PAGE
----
Eclipsed is set in Liberia in 2003 in a camp for rebels who are members of Liberians United for Reconciliation and Democracy (LURD). Written by Zimbabwean playwright Danai Gurira and directed by Zane E Lucas, assisted by Patience Tawengwa, the play was warmly received at Hifa where it was described as one of the best theatrical presentations staged this year.
The play is staged by The Repertory Players and runs until May 19, with performances most nights at 7pm and matinee performances at 2.30pm on both Saturdays of the run. It is rated 18.
“By 2003 Liberia had been undergoing civil war for more than five years,” said Lucas. “LURD was at war with the army of tyrannical leader Charles Taylor, a war that engulfed the people of Liberia. Young boys were taught how to fire AK47s and fed cocaine to make them war-worthy. The old and helpless were killed, or horribly maimed. Both factions were responsible for these atrocities, including kidnapping young girls and women and raping them; some became wives of the commanding officers, or just playthings for the other soldiers.”
The play is set in this fiery situation and examines an unhappy scenario involving five women in the LURD camp.
“In August 2003, Taylor fled Liberia and went into exile in Nigeria,” said Lucas. “He was recently indicted for war crimes in Sierra Leone and Liberia continues to mend itself under the leadership of Africa’s first — and until recently only — female President, Ellen Johnson Sirleaf. It is a story that remains topical and valuable.”
The cast includes Chipo Chikara, Yandani Mlilo, Precious Mudzingwa, Rutendo Chigudu and Sandra Goliath.
Meranwhile theatrical production 24583 Creepy Little Wonders that was presented by the Scarlattine Theatre at Hifa’s ZB Bank Reps Theatre on May 5 and 6 was truly a wonderful experience.
Judging by the audience’s response, the presentation impressed the full house of theatre enthusiasts some of whom may have gone to watch it out of mere curiosity. The mixed audience got more than it had bargained for as it was pleasantly surprised with the cast’s ability to effectively communicate and amuse using different artistic devices.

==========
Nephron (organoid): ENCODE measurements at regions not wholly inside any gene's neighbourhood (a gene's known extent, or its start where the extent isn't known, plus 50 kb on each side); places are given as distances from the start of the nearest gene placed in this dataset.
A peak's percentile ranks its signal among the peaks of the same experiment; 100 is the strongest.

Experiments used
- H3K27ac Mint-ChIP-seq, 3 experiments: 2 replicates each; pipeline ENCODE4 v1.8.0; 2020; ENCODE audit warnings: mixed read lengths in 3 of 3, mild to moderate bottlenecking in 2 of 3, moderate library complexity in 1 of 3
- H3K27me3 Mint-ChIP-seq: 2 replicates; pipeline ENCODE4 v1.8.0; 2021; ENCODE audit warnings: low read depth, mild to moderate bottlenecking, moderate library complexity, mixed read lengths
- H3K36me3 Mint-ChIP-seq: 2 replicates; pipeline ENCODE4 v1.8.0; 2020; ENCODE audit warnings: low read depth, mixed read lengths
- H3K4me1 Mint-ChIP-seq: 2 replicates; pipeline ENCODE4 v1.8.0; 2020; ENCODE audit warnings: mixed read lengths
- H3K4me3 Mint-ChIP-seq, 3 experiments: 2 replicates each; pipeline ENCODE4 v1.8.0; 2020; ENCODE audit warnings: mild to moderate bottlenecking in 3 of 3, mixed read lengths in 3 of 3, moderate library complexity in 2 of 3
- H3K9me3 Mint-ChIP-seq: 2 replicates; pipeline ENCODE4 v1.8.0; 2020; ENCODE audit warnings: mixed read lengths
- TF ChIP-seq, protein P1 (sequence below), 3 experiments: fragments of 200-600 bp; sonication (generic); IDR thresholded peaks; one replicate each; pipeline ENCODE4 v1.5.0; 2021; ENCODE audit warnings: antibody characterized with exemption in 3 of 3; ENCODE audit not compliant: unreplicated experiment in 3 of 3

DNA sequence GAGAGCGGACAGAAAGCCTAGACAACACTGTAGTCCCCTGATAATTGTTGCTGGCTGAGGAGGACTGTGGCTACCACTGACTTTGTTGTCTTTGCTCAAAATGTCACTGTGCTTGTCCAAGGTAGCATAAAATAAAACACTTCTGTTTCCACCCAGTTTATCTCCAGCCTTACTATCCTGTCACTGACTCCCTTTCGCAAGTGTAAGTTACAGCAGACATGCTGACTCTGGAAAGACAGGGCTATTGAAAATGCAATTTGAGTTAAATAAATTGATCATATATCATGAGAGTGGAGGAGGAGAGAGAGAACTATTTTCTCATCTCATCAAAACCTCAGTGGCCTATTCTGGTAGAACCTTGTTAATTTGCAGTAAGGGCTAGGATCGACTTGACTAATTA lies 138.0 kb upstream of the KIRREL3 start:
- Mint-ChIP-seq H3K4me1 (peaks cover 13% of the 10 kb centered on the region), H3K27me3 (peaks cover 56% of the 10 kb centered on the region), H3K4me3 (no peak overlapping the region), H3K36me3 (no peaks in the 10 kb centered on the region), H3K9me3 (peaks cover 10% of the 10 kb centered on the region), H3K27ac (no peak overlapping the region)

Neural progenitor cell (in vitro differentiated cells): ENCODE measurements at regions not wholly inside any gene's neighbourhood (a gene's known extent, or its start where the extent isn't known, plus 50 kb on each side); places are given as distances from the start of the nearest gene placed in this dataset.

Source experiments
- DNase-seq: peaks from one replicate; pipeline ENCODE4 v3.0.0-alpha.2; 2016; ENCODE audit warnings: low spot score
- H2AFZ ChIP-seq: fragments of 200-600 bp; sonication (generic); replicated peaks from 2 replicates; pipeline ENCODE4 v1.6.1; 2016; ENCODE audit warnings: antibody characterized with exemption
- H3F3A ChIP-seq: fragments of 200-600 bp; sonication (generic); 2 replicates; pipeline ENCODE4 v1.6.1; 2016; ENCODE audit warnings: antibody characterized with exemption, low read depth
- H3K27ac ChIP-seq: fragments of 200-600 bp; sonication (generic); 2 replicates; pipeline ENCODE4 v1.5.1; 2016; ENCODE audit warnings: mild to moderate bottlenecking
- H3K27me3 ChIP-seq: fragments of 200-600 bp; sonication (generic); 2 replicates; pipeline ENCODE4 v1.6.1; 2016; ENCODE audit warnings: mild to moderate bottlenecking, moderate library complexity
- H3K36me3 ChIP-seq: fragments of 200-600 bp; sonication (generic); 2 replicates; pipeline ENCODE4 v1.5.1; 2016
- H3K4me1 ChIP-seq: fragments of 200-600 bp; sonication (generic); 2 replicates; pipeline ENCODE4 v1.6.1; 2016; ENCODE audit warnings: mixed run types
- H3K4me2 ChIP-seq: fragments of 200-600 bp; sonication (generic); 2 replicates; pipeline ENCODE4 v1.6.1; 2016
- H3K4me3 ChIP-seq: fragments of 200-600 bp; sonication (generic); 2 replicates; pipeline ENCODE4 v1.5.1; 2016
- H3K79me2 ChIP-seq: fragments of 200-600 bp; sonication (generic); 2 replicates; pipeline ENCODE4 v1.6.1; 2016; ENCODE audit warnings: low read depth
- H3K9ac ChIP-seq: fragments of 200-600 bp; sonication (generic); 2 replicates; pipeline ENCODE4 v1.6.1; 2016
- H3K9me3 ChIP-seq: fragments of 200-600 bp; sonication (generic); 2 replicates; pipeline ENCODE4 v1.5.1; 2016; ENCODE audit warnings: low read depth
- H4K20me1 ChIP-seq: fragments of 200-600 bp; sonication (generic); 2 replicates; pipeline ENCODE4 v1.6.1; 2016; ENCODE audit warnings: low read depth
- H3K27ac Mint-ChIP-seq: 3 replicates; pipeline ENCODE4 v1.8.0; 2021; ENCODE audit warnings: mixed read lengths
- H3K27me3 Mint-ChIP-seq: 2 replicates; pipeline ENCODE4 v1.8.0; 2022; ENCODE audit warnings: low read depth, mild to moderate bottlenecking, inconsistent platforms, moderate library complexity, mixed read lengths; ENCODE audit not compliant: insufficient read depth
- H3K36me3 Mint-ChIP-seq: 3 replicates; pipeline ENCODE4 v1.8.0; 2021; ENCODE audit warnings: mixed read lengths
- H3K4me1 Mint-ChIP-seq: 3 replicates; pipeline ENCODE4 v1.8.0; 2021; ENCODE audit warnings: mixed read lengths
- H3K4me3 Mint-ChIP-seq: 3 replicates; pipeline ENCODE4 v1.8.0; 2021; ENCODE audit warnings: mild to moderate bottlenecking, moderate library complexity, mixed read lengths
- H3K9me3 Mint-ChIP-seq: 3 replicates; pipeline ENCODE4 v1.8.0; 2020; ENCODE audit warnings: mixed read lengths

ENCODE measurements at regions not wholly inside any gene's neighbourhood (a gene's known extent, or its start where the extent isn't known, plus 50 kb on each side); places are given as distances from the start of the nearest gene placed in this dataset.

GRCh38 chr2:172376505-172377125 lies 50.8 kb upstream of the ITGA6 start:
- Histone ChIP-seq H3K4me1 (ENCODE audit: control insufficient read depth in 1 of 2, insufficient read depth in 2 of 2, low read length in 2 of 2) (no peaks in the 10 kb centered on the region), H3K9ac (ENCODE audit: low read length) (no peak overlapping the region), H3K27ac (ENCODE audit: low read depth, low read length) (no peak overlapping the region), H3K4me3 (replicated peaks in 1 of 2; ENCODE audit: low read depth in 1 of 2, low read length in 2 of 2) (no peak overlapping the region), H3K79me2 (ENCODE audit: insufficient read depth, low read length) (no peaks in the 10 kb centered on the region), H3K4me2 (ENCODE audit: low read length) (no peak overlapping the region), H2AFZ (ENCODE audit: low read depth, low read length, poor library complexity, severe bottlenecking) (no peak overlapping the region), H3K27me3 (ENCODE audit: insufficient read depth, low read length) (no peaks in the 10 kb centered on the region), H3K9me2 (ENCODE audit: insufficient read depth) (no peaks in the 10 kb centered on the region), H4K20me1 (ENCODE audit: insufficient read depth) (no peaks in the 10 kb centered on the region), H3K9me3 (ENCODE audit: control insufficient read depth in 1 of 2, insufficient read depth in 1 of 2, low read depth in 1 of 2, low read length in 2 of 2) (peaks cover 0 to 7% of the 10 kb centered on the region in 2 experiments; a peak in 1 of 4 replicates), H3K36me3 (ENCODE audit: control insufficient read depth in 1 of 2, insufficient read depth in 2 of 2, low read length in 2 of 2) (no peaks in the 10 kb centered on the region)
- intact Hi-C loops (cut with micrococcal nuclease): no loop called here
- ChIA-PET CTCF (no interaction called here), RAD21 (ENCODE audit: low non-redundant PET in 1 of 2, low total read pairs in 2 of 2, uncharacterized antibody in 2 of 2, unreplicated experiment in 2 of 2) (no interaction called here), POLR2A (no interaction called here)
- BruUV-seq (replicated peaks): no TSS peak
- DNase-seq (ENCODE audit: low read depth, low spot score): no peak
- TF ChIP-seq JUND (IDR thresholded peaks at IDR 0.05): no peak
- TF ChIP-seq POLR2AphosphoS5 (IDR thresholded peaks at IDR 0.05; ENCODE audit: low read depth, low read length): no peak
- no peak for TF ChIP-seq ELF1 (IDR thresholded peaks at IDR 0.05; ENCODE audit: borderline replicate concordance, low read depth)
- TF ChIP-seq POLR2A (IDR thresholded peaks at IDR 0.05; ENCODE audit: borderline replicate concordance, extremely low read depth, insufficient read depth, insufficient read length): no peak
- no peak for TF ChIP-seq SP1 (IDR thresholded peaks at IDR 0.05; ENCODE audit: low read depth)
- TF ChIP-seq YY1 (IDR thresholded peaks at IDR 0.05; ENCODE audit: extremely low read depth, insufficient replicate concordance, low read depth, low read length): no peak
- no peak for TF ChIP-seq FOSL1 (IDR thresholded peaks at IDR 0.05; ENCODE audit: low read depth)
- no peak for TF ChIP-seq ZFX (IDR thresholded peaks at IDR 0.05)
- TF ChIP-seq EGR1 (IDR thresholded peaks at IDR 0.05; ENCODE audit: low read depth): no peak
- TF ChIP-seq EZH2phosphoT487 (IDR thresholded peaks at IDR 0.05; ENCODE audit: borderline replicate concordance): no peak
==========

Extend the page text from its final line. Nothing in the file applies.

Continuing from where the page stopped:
The players delivered their lines mostly in Italian but managed to convey the play’s storyline and entertain using limited English, dramatic gestures, exaggerated facial expressions, music, dance, simple props and projecting images onto a screen. The cast of only three actors also played the production’s various characters well; changing with the settings and scenes from parents, to children and teachers.
Combining first class acting with outlandish costumes and clever makeup, the cast managed to tell the story of Pasquale, a child with a strange smile who is made fun of by others at school. Growing up, Pasquale manages to overcome his fears to turn the tables on a world that had shown him much cruelty.
While there was plenty of amusement, especially for the younger members of the audience, the rest of the audience showed full appreciation of the production and the creativity of the actors. Overall the first night’s audience, which included the Italian Ambassador Stefano Moscatelli, United States Ambassador to Zimbabwe Charles Ray and theatre enthusiasts from the diplomatic and business community were truly entertained.
“We are very happy to be back in Zimbabwe and to perform at Hifa for the second time,” said the play’s director Anna Fascendi in an interview after their first performance. “We really enjoyed performing here and we appreciate the audience’s reaction.” — Staff Writer/Own Correspondent.